HUNTER: THE RECKONING - WAYWARD
Reviewed By LessonNo5
With almost every successful pen and paper RPG comes a lame
video game version that basically takes the fun of the table
top game and sits on it until it cries. You could probably
count the number of good transfers on one hand. A lot of
people's first choice for a good example is Hunter: The
Reckoning, a GameCube and Xbox release that was the
basis for Wayward. I couldn't argue that the original
wasn't a fantastic game, and this sequel does not leave
room for want.
If you haven't played Hunter: The Reckoning or the
pen and paper version, then you might be a little lost at
times if you play Wayward right out of the box, so
here's a little background. The first game showed us that
an execution at the Ashcroft prison has led to a rift that
has allowed demonic souls to leap forward and possess corpses.
Four heroes, with the ability to stop the evil seal the
prison, saving the nearby town... All is well until a year
later when a rave is held at the prison. All Hell literally
breaks loose and the demons have at the town. After the
smoke has cleared from that battle, our heroes are dropped
back into Ashcroft to discover what happened to two Hunters
that were holed up in a hotel room. Thus, "Wayward" Hunters.
Hunters, by the way, are a special breed of person able to see the demons and are willing to risk their lives to contain the evil. The four Hunters have different "Creeds" or abilities. There's the Avenger, the muscle of the group with axe in hand. The Martyr is the speed, and comes equipped with dual pistols as her default weapon. There's the Defender, a cop that serves as the most well rounded of the group. Finally the priest serves as the Judge, and his ability is the special use of "Edge" attacks. This game also introduces a new Creed: Wayward. After you discover the whereabouts of the missing Hunters, one of them will become playable. This new Creed is like the Defender on steroids with a sweet default melee weapon in a giant crowbar. "Edge" is the word for spells, by the way. As you increase in level you earn more and better Edges, which fulfill a variety of capacities like extra attack strength while active.
Sounds complicated, doesn't it? Well it's not. As a matter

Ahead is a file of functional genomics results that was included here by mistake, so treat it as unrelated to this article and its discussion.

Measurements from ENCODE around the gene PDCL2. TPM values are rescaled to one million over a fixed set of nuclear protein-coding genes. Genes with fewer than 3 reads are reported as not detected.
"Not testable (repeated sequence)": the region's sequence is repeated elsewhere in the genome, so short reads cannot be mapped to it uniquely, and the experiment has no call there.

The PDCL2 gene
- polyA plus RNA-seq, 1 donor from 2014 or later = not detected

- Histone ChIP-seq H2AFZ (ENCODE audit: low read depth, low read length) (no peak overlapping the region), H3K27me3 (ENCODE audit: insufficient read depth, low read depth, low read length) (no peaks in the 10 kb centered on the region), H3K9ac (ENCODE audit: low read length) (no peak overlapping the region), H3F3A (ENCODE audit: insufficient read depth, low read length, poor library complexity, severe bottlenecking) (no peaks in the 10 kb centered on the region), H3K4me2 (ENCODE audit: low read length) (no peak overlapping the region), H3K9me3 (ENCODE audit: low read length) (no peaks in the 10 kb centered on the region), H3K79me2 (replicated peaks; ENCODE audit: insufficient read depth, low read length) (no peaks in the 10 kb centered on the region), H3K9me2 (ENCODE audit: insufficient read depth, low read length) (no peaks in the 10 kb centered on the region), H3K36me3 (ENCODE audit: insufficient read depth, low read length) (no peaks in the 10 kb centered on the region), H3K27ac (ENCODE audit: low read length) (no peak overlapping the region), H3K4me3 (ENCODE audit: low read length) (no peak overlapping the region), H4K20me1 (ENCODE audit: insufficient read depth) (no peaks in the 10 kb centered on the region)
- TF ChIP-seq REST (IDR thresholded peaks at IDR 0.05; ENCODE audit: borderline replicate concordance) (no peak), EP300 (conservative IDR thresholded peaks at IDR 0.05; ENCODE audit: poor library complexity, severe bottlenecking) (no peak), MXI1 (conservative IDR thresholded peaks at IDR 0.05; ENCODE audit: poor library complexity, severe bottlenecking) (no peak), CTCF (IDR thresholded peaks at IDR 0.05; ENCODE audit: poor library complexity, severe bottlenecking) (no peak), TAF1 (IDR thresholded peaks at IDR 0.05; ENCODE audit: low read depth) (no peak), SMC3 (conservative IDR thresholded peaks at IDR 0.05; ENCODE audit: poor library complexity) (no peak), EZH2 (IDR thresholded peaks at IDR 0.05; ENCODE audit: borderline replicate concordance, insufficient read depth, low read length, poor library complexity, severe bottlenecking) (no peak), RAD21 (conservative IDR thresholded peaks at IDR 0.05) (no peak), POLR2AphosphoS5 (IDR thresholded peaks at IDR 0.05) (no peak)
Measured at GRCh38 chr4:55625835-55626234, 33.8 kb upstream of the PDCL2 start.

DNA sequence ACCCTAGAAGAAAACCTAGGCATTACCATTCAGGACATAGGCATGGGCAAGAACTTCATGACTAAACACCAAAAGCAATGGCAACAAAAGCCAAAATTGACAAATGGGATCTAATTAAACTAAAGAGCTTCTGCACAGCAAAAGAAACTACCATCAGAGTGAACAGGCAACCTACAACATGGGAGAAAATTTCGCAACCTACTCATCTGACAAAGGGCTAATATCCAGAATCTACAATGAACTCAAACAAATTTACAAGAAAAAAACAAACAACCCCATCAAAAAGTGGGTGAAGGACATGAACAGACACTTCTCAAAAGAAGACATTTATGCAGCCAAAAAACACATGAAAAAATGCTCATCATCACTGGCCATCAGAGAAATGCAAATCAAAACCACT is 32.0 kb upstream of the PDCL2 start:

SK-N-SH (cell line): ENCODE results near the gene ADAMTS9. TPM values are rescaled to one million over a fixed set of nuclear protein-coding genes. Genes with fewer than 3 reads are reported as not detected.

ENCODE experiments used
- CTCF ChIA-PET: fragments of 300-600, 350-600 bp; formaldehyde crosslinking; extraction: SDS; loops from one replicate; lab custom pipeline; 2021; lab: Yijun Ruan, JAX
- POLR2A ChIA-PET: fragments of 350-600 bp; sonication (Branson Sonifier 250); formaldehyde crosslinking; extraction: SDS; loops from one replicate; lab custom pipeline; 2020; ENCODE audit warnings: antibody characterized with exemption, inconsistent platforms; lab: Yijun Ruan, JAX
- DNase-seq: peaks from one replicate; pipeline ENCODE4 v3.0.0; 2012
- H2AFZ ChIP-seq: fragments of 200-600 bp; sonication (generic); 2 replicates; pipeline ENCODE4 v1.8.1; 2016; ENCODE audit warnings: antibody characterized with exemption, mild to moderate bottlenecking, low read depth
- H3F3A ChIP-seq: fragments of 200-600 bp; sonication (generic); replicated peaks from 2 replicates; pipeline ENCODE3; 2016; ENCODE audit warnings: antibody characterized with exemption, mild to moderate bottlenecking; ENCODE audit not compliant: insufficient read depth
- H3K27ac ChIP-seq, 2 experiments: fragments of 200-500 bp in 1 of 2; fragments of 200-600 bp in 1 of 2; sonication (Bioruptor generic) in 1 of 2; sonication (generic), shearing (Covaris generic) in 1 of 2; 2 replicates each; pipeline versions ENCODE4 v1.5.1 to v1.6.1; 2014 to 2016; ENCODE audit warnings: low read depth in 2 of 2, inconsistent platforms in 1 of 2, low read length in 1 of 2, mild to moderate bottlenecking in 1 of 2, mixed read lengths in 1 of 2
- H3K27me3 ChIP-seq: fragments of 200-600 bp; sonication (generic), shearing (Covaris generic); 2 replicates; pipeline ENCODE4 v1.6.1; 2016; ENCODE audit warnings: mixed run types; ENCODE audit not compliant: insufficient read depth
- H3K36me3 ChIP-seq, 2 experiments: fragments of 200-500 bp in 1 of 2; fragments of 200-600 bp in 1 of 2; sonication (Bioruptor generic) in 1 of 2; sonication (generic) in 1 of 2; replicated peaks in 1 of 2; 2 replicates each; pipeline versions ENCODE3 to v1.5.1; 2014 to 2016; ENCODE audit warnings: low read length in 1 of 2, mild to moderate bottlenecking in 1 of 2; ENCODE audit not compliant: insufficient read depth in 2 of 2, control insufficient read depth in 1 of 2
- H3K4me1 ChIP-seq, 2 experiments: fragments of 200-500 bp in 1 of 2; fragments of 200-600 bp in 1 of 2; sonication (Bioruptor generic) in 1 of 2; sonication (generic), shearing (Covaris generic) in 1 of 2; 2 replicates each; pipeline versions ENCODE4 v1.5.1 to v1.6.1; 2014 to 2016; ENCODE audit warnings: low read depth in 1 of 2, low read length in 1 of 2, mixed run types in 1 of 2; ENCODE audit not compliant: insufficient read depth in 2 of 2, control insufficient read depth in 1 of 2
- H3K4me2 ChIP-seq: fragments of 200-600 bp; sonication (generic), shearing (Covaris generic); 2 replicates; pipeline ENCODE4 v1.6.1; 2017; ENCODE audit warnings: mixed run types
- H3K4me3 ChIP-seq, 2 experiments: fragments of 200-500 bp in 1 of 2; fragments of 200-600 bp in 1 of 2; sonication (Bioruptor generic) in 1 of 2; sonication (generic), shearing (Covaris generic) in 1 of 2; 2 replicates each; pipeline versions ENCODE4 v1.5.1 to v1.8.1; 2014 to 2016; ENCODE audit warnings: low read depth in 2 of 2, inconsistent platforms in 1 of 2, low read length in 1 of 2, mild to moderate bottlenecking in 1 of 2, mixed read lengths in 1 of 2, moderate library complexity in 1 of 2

of fact this game and the one before it are surprisingly
familiar to anyone that's played Gauntlet or Smash TV. It's
got a nice, simple formula and some genuinely creepy scenes.
Like I said above, this is one of the rare games based on
a pen and paper game that's actually worth a damn. I should
note, however, that this is not because of its trueness
to the original game. As a matter of fact if you go into
this expecting it to be just like a tabletop game, you're
mistaken. I say this is a good version because in and of
itself, it's a fantastic game. It's all action from start
to finish, with varied tasks, multiple weapon options, and
a slew of Easter eggs to keep you playing for weeks. Basically,
this game is to Dawn of the Dead fans what Evil
Dead: A Fistful of Boomstick is to Evil Dead
So that's the good news. Here's the bad: This game has some problems. Mostly with that goddamn camera that plagues every 3D shooter. You can't see the targets half the time, which is a real problem when you're surrounded. If you've played the first game on either Xbox of GameCube, then there is one bonus. The control systems been tweaked to make it MUCH easier to move around. Another piece of bad news is the length and challenge the game possesses. Really, the game is short and what little bit you do play is pretty easy. Finally, the biggest bad news I can give goes back to those of you that have played the Xbox/GC version of the first game. The bad news is with the number of players. The whole fun of the series is that you can get a bunch of people together on the screen to down some Rots. But this is the PS2, and it only has 2 ports out of the box, so you're limited. Oh, well...
The graphics in this sequel are very decent. They're not
quite as good as the first game, but it's not so horrible
it detracts from the overall enjoyment of the game. The
sound is just as good, but to be honest we've already seen
sound like this in so many recent releases that it's lost
its luster and become second nature. But, again, none of
this makes the game any less great. I'd still recommend
this to action gamers, or veterans of the series and tabletop
games. The reason being that it is such a simple formula
it's a no-brainer. If you're on the fence about this game,
just take this survey:
1.) Do you like to mow down hordes of zombies with a variety
of weapons? Yes / No
If you answered "Yes" to this question, you can't go wrong.
|LESSON NO.5'S ADVICE
|There's a lot of extra missions and features to unlock in this game. Keep your eyes open and don't be afraid to explore.
|The goddamn werewolf. Trust me, it's a real pleasure to finally nuke that furry bastard.
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Q1 2005 - PC/XB/PS2
TBA - RPG